This is My Classic Shotgun: Ranger Reaches 4th Generation

  • 01/09/2013
Ranger shooting

Fifteen-year-old Liam becomes the fourth generation to shoot the Zurcher family’s heirloom Ranger shotgun.

“In my family, shotguns and fall mornings went together like pancakes and sausage,” says Cory Zurcher. This past autumn, Zurcher took his sons, 15-year-old Liam and 13-year-old Kohl, to a Pheasants Forever youth hunt in central Indiana. “My boys enjoyed shooting clays and learned not only about pheasant hunting but the hunting tradition,” Zurcher said.


The nearly 90 year old Ranger shotgun displays the hand crafted additions from Cory Zurcher’s grandfather.

The day capped off with each boy going to the field with a guide, a dog and dog handler after two planted birds. “As a parent, I watched from the clubhouse as the events unfolded, what an exciting thing. My oldest son was hunting with my grandfather’s 12 gauge Ranger.”

When his father passed away the previous summer, Cory was blessed to receive this shotgun. “I had long admired it for its history and beauty. The history of this gun is quite a story: when my grandfather was about 12-years-old, he sold a prized 4-H hog so he could purchase the Ranger from Sears, Roebuck & Company – he ordered it from the local catalog store. Shortly after receiving the gun he came down with the mumps and was in bed for quite a while, but he put the time to good use. Grandpa hand-checkered the stock and forearm slide, inlaid a maple checkerboard pattern in the stock, added some maple inlays on the bottom of the stock and as a final touch impressed two copper insignia – one with his name and the other his hometown – on each side of the stock.”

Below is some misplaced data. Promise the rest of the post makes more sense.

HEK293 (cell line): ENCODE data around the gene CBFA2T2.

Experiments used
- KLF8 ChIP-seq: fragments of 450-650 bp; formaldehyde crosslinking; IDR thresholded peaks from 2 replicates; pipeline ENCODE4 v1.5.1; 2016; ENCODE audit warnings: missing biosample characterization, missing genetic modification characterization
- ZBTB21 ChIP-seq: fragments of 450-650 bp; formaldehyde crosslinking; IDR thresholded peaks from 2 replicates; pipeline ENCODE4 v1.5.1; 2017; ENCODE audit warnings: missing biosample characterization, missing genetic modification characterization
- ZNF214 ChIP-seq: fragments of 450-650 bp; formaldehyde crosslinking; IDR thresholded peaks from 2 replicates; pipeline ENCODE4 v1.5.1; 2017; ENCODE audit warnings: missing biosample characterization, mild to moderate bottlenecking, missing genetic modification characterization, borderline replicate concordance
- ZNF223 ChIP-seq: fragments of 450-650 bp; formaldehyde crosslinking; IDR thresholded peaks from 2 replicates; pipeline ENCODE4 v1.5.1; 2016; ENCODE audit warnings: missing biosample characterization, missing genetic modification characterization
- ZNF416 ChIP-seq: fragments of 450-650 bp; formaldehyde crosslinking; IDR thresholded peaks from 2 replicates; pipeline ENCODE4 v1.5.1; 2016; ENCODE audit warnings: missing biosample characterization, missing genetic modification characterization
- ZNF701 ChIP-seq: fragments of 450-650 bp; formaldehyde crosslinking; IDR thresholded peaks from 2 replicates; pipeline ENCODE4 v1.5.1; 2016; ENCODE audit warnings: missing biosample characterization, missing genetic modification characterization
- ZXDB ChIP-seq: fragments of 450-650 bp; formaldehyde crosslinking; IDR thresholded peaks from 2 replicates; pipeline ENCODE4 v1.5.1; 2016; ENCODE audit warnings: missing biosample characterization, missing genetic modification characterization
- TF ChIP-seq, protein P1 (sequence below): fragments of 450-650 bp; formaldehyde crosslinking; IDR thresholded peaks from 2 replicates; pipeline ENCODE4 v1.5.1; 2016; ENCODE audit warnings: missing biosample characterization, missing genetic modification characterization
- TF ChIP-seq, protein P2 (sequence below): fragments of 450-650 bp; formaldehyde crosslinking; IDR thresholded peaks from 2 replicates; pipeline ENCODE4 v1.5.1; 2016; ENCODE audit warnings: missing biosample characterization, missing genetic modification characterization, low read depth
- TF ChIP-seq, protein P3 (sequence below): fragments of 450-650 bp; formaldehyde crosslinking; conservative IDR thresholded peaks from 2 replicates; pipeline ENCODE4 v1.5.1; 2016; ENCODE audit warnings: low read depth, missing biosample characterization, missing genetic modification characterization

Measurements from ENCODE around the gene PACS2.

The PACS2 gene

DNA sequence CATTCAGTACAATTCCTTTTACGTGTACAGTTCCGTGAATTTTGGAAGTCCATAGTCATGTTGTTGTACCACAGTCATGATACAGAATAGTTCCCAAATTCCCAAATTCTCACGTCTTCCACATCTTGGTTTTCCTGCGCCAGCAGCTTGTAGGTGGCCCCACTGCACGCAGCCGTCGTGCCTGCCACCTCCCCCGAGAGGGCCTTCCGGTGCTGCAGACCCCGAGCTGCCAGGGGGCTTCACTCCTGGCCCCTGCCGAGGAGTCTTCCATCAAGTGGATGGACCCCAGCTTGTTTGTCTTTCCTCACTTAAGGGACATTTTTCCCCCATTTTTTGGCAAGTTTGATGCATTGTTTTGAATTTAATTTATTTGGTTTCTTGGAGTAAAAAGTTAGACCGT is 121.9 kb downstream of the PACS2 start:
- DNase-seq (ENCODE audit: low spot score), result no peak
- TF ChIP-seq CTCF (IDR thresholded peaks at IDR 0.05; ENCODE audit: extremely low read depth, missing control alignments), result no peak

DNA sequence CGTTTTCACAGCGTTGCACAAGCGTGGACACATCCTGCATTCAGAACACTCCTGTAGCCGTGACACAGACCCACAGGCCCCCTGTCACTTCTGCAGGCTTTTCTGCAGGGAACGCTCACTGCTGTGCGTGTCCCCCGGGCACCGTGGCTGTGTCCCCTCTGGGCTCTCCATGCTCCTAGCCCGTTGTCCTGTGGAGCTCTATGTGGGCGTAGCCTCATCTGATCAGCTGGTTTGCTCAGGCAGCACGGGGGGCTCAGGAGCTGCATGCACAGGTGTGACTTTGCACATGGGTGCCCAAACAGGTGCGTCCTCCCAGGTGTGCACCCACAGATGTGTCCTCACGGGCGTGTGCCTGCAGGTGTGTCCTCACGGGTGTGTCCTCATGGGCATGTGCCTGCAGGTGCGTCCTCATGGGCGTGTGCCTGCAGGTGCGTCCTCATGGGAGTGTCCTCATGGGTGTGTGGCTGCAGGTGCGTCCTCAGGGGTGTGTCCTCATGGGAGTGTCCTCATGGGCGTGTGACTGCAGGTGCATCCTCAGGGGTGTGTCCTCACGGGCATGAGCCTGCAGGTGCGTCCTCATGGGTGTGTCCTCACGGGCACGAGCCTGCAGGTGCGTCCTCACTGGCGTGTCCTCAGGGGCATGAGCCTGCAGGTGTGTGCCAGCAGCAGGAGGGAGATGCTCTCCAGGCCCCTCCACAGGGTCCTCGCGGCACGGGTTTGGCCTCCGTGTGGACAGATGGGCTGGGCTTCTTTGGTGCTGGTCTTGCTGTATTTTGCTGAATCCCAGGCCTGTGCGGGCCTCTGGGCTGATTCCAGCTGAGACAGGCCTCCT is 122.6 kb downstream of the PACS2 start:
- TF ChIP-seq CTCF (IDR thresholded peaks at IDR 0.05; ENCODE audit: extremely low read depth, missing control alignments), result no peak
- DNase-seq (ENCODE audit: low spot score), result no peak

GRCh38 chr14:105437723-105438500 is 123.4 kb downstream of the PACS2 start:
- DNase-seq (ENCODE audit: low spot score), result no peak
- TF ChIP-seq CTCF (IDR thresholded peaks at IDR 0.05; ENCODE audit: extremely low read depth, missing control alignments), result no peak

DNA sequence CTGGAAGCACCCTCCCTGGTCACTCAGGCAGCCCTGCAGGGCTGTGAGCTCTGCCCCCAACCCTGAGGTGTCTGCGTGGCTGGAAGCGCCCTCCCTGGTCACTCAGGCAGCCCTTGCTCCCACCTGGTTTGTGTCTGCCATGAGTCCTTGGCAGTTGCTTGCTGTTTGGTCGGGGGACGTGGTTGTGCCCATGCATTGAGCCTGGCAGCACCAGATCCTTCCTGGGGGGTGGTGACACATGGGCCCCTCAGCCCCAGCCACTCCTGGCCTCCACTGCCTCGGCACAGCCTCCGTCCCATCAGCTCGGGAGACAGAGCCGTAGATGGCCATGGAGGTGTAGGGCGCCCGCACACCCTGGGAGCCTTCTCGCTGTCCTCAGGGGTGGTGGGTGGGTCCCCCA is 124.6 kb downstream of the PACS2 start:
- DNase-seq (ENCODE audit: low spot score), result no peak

At the end of the youth hunt, the Zurcher’s took pictures and then Cory told his boys the story of the shotgun. “That Ranger is nearly 90 years old and has been used in the field for nearly nine decades. Tears filled my eyes as I told this story. My boys never met my grandpa and never hunted with my dad, but somehow I felt they were there with us in the field that day.”

Do you have a classic shotgun with a story to tell? Email a photo to Anthony Hauck, Pheasants Forever’s Online Editor,